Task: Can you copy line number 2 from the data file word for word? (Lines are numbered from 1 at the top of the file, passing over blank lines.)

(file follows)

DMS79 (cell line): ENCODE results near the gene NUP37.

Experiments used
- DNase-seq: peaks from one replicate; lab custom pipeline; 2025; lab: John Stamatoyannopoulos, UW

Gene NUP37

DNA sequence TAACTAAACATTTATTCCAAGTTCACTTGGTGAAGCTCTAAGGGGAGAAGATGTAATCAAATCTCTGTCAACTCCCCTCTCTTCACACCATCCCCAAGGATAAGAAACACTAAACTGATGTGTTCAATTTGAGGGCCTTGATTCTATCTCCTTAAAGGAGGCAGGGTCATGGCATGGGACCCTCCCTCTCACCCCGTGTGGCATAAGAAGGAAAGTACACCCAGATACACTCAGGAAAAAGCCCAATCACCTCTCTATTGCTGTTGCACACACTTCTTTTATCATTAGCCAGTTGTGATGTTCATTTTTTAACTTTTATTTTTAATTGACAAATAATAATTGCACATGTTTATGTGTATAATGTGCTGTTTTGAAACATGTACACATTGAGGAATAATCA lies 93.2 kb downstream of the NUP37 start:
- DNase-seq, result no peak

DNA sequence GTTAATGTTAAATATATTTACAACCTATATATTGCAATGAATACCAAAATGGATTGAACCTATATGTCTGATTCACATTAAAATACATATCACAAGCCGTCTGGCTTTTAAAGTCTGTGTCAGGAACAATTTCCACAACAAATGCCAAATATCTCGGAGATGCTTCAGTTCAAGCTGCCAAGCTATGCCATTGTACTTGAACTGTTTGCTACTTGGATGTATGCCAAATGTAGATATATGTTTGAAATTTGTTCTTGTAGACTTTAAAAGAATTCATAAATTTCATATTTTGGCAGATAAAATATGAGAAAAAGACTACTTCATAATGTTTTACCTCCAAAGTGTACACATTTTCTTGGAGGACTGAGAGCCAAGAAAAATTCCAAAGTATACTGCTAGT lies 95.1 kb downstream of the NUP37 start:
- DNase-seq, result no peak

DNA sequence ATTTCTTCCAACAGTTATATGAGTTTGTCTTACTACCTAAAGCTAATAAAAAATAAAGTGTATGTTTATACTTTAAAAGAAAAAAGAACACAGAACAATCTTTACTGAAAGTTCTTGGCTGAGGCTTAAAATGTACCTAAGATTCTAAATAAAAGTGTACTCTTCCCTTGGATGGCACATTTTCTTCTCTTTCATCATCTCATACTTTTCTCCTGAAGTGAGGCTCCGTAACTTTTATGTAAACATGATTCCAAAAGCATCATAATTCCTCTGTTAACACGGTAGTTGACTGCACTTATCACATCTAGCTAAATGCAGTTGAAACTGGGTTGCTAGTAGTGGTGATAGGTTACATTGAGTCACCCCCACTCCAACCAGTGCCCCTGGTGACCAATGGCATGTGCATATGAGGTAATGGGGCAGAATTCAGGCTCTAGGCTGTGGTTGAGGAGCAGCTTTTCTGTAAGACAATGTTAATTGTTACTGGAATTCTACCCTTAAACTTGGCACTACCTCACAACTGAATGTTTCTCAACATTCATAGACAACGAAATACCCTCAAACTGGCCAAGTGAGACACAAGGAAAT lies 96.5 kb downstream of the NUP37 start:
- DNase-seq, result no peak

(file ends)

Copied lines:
Experiments used